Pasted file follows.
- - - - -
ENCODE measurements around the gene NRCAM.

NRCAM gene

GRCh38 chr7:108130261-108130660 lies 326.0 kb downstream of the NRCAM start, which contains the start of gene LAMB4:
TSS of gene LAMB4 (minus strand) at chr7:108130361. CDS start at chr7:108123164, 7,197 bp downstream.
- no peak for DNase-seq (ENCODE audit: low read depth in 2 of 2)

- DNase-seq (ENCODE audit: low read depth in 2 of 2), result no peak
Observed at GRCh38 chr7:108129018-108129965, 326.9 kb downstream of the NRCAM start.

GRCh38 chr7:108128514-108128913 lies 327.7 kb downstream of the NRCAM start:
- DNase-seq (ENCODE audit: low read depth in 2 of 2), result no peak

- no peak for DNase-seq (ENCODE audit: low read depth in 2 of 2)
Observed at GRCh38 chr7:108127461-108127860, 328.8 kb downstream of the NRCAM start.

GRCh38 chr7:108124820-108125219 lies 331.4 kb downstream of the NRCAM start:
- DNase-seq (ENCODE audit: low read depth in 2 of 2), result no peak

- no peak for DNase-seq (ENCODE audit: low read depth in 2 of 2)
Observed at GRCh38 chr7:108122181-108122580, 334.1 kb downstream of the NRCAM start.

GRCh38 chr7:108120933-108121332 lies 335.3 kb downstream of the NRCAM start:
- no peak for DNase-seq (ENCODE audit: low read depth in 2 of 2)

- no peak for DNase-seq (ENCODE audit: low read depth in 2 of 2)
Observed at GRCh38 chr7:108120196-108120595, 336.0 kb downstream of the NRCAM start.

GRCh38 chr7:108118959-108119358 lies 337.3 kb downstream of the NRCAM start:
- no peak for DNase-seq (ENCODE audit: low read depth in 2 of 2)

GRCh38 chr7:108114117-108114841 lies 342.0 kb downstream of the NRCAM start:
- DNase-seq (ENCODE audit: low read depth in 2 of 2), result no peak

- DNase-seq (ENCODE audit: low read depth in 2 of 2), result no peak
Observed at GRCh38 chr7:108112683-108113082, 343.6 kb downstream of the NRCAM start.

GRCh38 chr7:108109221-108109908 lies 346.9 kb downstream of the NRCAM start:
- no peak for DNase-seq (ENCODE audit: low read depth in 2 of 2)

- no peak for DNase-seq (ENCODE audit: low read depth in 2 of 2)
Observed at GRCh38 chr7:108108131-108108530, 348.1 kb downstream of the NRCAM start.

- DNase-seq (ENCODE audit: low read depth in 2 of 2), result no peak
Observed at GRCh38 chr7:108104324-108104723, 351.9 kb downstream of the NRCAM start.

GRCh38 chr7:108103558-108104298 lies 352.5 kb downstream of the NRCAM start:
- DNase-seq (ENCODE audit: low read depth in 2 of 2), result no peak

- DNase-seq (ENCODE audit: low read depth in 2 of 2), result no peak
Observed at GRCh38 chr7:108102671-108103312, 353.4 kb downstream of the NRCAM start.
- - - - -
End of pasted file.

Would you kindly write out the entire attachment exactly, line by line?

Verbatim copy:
ENCODE measurements around the gene NRCAM.

NRCAM gene

GRCh38 chr7:108130261-108130660 lies 326.0 kb downstream of the NRCAM start, which contains the start of gene LAMB4:
TSS of gene LAMB4 (minus strand) at chr7:108130361. CDS start at chr7:108123164, 7,197 bp downstream.
- no peak for DNase-seq (ENCODE audit: low read depth in 2 of 2)

- DNase-seq (ENCODE audit: low read depth in 2 of 2), result no peak
Observed at GRCh38 chr7:108129018-108129965, 326.9 kb downstream of the NRCAM start.

GRCh38 chr7:108128514-108128913 lies 327.7 kb downstream of the NRCAM start:
- DNase-seq (ENCODE audit: low read depth in 2 of 2), result no peak

- no peak for DNase-seq (ENCODE audit: low read depth in 2 of 2)
Observed at GRCh38 chr7:108127461-108127860, 328.8 kb downstream of the NRCAM start.

GRCh38 chr7:108124820-108125219 lies 331.4 kb downstream of the NRCAM start:
- DNase-seq (ENCODE audit: low read depth in 2 of 2), result no peak

- no peak for DNase-seq (ENCODE audit: low read depth in 2 of 2)
Observed at GRCh38 chr7:108122181-108122580, 334.1 kb downstream of the NRCAM start.

GRCh38 chr7:108120933-108121332 lies 335.3 kb downstream of the NRCAM start:
- no peak for DNase-seq (ENCODE audit: low read depth in 2 of 2)

- no peak for DNase-seq (ENCODE audit: low read depth in 2 of 2)
Observed at GRCh38 chr7:108120196-108120595, 336.0 kb downstream of the NRCAM start.

GRCh38 chr7:108118959-108119358 lies 337.3 kb downstream of the NRCAM start:
- no peak for DNase-seq (ENCODE audit: low read depth in 2 of 2)

GRCh38 chr7:108114117-108114841 lies 342.0 kb downstream of the NRCAM start:
- DNase-seq (ENCODE audit: low read depth in 2 of 2), result no peak

- DNase-seq (ENCODE audit: low read depth in 2 of 2), result no peak
Observed at GRCh38 chr7:108112683-108113082, 343.6 kb downstream of the NRCAM start.

GRCh38 chr7:108109221-108109908 lies 346.9 kb downstream of the NRCAM start:
- no peak for DNase-seq (ENCODE audit: low read depth in 2 of 2)

- no peak for DNase-seq (ENCODE audit: low read depth in 2 of 2)
Observed at GRCh38 chr7:108108131-108108530, 348.1 kb downstream of the NRCAM start.

- DNase-seq (ENCODE audit: low read depth in 2 of 2), result no peak
Observed at GRCh38 chr7:108104324-108104723, 351.9 kb downstream of the NRCAM start.

GRCh38 chr7:108103558-108104298 lies 352.5 kb downstream of the NRCAM start:
- DNase-seq (ENCODE audit: low read depth in 2 of 2), result no peak

- DNase-seq (ENCODE audit: low read depth in 2 of 2), result no peak
Observed at GRCh38 chr7:108102671-108103312, 353.4 kb downstream of the NRCAM start.